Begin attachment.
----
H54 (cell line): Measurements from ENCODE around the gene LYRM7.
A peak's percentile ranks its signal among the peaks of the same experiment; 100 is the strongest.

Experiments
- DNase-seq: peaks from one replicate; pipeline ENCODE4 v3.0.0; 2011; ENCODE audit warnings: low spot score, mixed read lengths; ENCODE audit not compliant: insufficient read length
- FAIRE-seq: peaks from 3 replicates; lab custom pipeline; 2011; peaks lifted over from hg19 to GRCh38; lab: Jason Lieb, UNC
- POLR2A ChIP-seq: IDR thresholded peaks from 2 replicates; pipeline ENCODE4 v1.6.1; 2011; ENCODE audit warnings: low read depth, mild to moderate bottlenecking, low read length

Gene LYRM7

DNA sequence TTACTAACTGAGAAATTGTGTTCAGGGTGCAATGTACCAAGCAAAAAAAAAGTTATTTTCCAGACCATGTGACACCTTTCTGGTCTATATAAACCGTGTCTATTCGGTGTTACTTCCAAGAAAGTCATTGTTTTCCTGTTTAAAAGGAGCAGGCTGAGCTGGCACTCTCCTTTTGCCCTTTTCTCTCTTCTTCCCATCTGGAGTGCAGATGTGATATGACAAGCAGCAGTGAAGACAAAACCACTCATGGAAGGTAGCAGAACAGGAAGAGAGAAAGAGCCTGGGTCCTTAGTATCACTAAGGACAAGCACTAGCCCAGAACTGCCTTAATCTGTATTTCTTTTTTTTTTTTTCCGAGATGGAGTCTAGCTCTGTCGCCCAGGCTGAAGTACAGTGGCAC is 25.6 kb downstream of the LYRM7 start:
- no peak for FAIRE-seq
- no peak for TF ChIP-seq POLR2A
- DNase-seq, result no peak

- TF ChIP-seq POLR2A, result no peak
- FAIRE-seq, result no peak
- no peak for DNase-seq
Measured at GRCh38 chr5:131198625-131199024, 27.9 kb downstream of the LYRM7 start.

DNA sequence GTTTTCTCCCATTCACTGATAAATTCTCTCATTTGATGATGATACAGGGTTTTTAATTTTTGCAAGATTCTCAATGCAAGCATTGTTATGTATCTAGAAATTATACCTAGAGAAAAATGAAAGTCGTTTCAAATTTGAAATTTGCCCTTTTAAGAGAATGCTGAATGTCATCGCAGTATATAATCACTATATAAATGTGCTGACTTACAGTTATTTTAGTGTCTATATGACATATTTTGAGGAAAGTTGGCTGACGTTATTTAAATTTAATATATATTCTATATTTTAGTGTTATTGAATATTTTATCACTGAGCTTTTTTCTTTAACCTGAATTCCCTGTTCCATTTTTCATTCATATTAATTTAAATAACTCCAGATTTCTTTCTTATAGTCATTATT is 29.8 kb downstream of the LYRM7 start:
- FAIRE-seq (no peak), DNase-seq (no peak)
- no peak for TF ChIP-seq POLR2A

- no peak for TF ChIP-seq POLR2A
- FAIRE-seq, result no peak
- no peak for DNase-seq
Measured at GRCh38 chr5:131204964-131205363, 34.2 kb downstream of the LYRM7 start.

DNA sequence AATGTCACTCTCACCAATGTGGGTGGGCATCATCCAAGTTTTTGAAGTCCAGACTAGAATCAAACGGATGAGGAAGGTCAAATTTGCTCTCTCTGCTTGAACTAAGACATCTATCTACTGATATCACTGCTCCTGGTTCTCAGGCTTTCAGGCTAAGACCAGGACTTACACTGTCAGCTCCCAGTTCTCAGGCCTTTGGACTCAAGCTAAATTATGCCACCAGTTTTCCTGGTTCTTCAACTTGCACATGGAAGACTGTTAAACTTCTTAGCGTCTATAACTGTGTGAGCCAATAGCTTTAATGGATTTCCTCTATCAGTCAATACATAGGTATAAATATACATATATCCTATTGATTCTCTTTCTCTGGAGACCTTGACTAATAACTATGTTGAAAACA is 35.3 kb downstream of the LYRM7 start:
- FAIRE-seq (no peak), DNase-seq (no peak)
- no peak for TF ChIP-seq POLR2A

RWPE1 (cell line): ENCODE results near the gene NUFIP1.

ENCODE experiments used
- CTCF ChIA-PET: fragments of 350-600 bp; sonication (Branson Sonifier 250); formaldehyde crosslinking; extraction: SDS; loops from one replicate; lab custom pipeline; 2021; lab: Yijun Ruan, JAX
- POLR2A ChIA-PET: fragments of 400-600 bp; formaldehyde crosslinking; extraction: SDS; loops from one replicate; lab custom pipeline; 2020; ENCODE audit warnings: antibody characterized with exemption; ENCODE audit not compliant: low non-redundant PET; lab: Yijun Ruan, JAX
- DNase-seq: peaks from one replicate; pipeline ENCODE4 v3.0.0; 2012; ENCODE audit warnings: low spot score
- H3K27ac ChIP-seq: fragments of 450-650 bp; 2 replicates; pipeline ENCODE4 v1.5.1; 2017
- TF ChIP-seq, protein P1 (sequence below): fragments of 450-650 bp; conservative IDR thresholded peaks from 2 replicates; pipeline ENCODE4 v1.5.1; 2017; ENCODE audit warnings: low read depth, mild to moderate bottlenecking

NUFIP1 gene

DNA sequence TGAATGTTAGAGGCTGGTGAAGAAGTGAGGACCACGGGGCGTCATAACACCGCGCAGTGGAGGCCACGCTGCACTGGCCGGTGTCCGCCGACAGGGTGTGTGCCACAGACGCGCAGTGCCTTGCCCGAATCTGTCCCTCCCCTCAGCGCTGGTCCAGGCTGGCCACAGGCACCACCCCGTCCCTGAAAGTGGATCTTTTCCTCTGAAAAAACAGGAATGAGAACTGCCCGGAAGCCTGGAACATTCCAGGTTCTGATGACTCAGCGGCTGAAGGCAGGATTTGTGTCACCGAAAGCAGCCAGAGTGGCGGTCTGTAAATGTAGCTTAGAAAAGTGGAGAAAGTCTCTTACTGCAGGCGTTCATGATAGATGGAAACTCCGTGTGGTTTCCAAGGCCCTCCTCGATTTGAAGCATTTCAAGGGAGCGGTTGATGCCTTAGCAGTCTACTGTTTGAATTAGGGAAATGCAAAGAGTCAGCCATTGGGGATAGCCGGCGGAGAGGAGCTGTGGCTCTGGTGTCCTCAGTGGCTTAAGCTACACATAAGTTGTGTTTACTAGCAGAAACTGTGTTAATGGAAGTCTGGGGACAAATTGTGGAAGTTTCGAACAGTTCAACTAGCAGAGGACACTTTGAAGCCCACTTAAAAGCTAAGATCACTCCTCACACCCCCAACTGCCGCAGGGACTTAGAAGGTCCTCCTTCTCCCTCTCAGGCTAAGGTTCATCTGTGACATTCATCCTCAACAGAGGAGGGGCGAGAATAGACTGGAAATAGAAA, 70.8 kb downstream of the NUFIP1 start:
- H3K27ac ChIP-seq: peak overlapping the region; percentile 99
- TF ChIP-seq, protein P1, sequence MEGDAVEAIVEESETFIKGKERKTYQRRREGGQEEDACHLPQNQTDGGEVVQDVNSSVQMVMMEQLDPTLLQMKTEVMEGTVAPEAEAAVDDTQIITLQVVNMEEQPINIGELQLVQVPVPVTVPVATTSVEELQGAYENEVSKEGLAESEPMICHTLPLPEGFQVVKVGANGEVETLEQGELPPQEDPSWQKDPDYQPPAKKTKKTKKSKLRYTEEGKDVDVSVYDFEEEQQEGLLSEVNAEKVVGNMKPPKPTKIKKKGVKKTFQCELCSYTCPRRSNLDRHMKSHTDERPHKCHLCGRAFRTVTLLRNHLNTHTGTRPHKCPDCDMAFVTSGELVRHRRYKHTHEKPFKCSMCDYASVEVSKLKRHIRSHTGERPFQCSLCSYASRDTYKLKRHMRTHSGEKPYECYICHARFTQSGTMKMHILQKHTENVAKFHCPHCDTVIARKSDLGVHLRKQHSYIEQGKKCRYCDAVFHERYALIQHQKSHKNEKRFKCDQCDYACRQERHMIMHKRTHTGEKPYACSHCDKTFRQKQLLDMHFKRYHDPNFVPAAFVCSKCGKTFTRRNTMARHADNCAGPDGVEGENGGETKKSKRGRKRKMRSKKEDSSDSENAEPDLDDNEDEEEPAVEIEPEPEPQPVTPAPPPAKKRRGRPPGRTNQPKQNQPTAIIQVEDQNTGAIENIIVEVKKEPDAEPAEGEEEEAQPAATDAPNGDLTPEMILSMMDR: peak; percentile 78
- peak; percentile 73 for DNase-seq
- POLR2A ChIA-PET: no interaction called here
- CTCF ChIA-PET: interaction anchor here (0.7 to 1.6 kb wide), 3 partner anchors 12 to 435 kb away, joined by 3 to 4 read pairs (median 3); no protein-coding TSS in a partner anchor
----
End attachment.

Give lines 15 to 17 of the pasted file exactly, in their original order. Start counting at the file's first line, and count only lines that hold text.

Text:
Measured at GRCh38 chr5:131198625-131199024, 27.9 kb downstream of the LYRM7 start.

DNA sequence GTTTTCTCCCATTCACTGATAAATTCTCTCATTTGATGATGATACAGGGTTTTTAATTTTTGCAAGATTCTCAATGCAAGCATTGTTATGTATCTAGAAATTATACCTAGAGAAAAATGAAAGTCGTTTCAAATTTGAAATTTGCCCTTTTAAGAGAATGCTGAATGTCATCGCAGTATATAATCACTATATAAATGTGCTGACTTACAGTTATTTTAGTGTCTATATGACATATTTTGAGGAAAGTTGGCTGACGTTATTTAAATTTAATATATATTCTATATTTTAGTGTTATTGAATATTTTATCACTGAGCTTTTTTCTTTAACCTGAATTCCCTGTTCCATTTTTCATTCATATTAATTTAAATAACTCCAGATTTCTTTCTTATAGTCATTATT is 29.8 kb downstream of the LYRM7 start:
- FAIRE-seq (no peak), DNase-seq (no peak)